BRITAIN’S goods trade deficit narrowed sharply in February to its smallest since June 2006, after exports rebounded strongly from weather-related weakness in January, official statistics showed yesterday.
Britain’s goods trade gap with the rest of the world fell to £6.179bn in February, much narrower than the £7.35bn economists had forecast and down from January’s 17-month high of £8.07bn. Exports jumped by 9.5 per cent in February, the biggest monthly increase since January 2003, helped by a surge in overseas chemicals sales which rose to an all-time high.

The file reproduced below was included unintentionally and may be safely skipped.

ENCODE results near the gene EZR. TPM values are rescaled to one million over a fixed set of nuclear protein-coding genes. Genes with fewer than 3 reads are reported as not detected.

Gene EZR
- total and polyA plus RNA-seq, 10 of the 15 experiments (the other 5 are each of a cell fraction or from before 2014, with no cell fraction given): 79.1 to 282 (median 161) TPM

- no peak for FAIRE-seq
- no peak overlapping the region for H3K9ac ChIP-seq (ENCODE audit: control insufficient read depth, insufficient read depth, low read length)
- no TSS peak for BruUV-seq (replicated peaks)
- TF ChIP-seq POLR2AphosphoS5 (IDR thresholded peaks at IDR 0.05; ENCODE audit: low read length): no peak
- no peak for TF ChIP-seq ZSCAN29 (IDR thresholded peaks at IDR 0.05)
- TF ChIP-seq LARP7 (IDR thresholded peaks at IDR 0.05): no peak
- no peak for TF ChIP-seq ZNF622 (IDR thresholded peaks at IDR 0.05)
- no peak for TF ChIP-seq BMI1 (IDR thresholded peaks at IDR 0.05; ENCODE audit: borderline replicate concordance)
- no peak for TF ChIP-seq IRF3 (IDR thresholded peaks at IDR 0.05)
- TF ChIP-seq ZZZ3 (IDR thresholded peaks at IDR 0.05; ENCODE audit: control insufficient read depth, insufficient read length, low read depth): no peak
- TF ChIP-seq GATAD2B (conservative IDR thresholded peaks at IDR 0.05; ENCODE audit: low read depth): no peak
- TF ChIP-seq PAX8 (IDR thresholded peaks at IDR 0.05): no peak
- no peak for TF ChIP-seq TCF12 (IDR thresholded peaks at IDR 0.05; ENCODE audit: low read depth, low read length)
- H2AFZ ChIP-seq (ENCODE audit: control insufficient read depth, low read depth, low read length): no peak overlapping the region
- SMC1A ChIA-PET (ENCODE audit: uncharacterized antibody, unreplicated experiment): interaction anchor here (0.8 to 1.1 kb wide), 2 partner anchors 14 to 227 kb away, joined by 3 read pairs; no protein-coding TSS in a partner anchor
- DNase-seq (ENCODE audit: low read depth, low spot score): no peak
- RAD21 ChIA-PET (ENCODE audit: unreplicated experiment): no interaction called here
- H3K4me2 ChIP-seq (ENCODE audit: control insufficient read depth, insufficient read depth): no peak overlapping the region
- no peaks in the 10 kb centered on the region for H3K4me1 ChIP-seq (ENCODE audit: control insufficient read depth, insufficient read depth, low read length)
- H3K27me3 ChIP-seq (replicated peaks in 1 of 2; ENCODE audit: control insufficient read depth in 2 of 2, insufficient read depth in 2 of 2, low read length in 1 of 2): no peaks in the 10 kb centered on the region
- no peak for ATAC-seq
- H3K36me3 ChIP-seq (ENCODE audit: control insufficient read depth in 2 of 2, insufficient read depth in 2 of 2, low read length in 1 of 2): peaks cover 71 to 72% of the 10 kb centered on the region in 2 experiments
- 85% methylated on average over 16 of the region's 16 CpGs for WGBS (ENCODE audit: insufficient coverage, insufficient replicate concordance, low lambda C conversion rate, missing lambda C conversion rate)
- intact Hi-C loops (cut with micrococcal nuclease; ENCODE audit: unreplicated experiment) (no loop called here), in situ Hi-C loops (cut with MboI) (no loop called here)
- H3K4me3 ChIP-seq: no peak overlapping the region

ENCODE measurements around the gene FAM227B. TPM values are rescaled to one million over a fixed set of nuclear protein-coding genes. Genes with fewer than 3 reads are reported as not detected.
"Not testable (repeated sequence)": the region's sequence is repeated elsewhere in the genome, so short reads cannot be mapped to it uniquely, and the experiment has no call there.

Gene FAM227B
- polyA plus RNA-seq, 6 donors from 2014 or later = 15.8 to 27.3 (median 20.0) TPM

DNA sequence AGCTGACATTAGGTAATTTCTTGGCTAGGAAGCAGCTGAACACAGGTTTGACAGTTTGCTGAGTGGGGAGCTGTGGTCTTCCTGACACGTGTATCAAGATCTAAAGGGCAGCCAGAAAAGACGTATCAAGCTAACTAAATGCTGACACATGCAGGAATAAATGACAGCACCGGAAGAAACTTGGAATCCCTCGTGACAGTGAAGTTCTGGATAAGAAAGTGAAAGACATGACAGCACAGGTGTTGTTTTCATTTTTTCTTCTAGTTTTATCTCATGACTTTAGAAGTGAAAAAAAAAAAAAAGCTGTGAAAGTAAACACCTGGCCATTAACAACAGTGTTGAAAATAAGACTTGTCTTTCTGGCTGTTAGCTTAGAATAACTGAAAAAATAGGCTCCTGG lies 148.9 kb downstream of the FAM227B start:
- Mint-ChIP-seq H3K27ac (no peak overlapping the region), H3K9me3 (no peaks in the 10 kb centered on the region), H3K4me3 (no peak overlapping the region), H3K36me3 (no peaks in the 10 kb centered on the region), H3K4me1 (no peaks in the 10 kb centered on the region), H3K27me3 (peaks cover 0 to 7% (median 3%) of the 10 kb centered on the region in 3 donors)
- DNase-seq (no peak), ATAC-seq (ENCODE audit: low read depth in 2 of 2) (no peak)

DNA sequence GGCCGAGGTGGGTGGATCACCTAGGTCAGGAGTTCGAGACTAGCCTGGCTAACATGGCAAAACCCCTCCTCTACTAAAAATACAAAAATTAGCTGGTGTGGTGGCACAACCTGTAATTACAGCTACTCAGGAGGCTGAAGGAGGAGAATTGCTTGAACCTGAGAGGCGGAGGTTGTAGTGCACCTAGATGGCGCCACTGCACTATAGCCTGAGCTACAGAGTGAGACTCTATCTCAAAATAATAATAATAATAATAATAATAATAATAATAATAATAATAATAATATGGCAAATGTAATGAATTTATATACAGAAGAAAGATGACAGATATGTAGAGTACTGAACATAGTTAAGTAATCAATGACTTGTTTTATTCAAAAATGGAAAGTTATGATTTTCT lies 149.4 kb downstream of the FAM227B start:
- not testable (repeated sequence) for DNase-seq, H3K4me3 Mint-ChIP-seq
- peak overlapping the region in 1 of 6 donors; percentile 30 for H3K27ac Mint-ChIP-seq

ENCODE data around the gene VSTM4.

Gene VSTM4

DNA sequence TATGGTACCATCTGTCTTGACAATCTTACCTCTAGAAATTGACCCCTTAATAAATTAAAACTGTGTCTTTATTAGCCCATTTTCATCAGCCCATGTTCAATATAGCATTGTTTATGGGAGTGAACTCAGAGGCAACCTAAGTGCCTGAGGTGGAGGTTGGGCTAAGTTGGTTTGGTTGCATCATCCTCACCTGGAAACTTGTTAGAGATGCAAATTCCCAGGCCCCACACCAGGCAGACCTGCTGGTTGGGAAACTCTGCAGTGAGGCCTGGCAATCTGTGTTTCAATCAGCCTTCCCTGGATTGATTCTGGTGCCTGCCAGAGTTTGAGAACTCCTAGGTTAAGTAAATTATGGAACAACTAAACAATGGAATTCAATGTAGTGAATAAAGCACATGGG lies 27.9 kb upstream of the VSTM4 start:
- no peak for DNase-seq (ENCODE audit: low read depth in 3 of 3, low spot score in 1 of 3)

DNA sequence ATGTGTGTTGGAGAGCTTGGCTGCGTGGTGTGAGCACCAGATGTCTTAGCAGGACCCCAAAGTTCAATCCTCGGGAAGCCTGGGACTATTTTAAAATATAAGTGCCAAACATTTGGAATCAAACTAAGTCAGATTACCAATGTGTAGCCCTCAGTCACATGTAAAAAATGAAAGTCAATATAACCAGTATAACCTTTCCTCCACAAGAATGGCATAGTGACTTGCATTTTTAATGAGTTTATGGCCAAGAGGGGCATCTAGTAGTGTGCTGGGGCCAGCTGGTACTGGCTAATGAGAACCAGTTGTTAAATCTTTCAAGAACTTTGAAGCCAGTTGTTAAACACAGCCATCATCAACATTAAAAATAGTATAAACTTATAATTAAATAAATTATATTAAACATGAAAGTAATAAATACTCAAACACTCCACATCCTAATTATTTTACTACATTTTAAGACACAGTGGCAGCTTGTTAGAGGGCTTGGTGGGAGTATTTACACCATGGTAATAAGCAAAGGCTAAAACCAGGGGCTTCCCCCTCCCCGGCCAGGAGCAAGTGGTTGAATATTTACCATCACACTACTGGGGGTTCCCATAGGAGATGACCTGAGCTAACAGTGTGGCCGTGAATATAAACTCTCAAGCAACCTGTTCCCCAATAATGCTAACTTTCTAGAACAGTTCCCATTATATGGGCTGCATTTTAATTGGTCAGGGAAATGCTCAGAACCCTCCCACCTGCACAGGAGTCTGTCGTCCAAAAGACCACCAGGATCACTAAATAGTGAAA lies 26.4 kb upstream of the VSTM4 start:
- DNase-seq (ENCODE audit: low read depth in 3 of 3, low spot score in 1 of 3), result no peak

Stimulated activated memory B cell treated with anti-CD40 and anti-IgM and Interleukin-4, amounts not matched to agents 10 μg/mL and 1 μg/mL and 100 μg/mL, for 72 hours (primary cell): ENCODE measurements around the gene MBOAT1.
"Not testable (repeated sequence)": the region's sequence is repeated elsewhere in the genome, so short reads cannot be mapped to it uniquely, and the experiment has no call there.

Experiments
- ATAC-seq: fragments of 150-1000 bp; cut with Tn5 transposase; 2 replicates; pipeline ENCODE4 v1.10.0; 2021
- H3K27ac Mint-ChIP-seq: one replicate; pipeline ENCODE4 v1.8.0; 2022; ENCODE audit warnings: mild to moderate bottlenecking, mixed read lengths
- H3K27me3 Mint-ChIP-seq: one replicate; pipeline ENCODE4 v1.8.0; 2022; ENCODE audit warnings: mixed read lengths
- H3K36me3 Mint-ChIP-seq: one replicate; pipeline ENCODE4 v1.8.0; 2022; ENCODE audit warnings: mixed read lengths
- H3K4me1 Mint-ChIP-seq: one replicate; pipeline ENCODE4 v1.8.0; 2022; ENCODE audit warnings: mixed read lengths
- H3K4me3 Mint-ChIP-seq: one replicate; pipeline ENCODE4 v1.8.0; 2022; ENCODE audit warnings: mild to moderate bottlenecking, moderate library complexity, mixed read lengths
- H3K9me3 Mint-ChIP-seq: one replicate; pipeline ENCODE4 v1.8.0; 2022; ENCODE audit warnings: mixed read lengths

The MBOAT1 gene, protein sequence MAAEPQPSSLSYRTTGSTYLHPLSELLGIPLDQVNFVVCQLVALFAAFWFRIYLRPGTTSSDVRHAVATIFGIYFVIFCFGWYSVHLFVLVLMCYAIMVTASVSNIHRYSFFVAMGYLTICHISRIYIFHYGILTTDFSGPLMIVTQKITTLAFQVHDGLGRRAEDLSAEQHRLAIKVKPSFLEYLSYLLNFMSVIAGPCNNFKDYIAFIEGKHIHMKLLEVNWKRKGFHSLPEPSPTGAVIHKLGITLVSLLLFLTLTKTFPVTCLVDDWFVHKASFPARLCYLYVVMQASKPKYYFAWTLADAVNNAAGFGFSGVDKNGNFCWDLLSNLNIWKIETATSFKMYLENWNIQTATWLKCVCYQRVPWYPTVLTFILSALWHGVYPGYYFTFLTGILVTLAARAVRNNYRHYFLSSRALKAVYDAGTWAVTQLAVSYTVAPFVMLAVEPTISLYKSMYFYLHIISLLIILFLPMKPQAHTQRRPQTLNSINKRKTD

The positive UK data was in stark contrast to that from the US, which saw its trade gap in February widen to $39.7bn (£25.8bn) due to a jump in consumer goods imports.
US imports grew 1.7 per cent during the month to $182.9bn, but this rise was offset by exports which edged just 0.2 per cent higher to $143.bn. However it was still the best showing since the depths of the global financial crisis in October 2008.
Analysts had expected the trade deficit to widen to around $38bn, and warned the slightly bigger-than-expected deficit could prompt analysts to cut their estimates for first quarter US economic growth.